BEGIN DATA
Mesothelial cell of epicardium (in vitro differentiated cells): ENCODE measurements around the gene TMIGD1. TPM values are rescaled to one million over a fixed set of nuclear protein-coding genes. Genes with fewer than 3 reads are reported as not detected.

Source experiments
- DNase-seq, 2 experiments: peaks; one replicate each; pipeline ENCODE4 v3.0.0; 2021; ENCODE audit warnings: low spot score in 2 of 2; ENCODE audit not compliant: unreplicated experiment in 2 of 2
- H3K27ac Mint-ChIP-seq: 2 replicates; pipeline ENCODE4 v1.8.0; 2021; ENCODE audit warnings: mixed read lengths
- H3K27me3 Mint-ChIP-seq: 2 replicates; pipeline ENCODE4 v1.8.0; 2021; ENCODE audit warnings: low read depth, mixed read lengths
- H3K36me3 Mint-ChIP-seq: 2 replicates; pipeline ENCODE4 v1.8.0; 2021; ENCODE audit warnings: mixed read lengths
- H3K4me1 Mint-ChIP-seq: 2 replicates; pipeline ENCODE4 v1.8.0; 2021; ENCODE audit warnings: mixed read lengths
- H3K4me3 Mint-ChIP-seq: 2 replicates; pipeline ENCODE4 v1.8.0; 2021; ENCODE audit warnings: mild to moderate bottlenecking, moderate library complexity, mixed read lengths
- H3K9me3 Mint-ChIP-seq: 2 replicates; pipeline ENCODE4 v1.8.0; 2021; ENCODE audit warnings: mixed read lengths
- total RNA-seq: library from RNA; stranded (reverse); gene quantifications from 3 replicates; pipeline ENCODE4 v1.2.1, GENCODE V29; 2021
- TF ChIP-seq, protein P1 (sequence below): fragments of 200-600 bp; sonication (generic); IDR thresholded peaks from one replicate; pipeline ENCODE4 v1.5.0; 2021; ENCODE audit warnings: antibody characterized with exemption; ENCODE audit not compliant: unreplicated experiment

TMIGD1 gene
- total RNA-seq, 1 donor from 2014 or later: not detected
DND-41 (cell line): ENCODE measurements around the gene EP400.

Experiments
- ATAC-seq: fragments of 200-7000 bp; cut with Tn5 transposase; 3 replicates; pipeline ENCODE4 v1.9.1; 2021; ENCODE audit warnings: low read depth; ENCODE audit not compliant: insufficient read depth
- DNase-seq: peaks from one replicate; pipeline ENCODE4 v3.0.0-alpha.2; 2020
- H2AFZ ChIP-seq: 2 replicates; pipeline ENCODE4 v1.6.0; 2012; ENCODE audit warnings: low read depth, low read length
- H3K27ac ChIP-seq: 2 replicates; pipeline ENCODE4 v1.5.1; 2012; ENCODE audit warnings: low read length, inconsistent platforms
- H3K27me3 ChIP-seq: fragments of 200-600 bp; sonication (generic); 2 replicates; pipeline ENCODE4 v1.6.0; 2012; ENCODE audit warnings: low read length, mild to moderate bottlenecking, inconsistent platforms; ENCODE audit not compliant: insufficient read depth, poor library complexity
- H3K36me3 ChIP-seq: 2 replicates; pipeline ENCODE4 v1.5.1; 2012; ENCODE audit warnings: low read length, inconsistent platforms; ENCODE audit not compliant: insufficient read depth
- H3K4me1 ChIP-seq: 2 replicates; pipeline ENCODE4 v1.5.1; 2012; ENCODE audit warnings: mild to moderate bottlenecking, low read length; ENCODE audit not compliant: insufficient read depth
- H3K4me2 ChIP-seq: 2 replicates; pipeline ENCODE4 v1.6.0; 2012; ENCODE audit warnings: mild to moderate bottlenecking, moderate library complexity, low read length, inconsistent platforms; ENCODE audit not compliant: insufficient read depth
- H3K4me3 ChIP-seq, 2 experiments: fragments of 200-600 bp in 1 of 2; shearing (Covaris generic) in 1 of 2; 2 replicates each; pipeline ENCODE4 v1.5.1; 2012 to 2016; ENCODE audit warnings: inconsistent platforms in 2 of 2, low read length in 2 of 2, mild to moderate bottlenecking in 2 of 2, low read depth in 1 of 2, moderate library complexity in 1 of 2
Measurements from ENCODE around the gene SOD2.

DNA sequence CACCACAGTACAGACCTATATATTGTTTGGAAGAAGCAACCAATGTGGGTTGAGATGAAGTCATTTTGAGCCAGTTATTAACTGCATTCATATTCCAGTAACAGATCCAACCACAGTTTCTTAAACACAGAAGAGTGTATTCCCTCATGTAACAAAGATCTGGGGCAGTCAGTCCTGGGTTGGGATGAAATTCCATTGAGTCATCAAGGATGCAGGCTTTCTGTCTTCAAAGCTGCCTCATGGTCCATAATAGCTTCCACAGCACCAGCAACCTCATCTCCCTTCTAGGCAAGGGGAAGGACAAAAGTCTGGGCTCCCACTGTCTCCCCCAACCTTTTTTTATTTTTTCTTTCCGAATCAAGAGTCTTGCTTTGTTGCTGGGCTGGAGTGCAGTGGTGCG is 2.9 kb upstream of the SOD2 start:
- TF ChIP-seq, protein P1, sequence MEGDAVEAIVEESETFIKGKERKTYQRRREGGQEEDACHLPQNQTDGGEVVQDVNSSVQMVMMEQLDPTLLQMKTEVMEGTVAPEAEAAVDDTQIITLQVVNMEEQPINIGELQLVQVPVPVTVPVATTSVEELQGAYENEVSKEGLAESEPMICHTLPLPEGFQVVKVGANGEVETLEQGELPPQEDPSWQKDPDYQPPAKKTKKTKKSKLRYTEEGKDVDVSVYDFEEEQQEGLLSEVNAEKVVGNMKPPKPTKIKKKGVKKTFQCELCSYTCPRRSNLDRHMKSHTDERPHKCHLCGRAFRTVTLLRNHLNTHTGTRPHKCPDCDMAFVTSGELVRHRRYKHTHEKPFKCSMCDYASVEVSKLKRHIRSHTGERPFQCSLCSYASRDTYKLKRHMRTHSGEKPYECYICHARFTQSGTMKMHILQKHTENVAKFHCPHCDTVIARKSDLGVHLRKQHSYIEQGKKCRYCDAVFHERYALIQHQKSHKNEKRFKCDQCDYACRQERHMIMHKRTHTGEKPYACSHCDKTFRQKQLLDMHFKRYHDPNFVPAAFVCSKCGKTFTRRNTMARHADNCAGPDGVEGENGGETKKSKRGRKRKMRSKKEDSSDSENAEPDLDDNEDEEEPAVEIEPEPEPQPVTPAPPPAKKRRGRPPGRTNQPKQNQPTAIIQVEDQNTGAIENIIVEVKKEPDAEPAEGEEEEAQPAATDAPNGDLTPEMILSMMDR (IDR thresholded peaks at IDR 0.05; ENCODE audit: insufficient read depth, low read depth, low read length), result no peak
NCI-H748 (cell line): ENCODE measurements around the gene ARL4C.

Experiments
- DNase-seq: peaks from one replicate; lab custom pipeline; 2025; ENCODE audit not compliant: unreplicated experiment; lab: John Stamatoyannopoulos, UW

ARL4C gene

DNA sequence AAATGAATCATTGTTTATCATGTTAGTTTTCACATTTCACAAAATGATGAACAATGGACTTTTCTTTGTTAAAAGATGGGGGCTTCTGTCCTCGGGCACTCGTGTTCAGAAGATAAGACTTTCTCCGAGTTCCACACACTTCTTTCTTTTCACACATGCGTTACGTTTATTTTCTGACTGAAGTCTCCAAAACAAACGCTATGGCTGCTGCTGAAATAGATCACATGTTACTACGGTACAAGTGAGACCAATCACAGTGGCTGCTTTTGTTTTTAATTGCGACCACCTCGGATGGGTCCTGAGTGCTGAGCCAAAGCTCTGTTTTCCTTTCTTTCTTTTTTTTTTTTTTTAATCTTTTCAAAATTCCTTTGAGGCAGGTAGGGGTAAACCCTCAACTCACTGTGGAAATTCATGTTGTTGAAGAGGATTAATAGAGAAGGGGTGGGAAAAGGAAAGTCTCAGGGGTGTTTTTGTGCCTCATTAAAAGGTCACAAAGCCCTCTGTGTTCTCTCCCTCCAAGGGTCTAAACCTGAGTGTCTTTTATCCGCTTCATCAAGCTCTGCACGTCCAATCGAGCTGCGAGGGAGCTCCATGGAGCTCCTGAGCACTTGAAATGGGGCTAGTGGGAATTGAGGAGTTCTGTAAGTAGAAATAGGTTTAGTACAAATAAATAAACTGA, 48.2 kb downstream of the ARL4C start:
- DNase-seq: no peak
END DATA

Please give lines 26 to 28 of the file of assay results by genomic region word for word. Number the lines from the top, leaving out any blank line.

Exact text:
DNA sequence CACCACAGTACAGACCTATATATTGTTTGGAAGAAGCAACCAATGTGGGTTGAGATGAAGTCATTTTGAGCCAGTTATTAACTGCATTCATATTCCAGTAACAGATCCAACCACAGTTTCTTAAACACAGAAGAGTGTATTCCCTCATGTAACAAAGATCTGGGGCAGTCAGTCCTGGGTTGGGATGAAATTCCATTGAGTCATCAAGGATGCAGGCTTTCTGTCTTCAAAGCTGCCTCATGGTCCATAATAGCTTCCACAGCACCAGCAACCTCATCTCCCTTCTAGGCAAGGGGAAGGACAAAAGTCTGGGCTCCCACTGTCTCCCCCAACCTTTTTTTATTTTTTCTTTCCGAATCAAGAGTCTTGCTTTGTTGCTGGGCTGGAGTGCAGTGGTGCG is 2.9 kb upstream of the SOD2 start:
- TF ChIP-seq, protein P1, sequence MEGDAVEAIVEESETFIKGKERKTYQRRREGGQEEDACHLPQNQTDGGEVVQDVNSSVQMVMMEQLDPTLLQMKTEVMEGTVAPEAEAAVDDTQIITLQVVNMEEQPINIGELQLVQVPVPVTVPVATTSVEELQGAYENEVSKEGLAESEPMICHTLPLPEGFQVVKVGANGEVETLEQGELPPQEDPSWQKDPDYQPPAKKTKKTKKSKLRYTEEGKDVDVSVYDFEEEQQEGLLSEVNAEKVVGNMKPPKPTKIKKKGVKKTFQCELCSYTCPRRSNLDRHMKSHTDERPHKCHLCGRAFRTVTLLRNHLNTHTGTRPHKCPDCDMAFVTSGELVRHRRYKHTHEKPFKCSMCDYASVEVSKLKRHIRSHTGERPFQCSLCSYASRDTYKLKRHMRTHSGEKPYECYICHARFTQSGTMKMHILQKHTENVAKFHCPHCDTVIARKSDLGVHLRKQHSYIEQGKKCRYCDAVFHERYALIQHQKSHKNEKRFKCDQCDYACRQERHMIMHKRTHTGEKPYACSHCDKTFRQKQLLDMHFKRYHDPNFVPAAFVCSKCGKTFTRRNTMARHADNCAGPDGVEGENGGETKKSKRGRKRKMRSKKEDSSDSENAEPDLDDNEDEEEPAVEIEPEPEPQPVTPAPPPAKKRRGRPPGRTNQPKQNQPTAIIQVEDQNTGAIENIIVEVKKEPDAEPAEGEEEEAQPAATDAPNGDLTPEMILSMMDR (IDR thresholded peaks at IDR 0.05; ENCODE audit: insufficient read depth, low read depth, low read length), result no peak
NCI-H748 (cell line): ENCODE measurements around the gene ARL4C.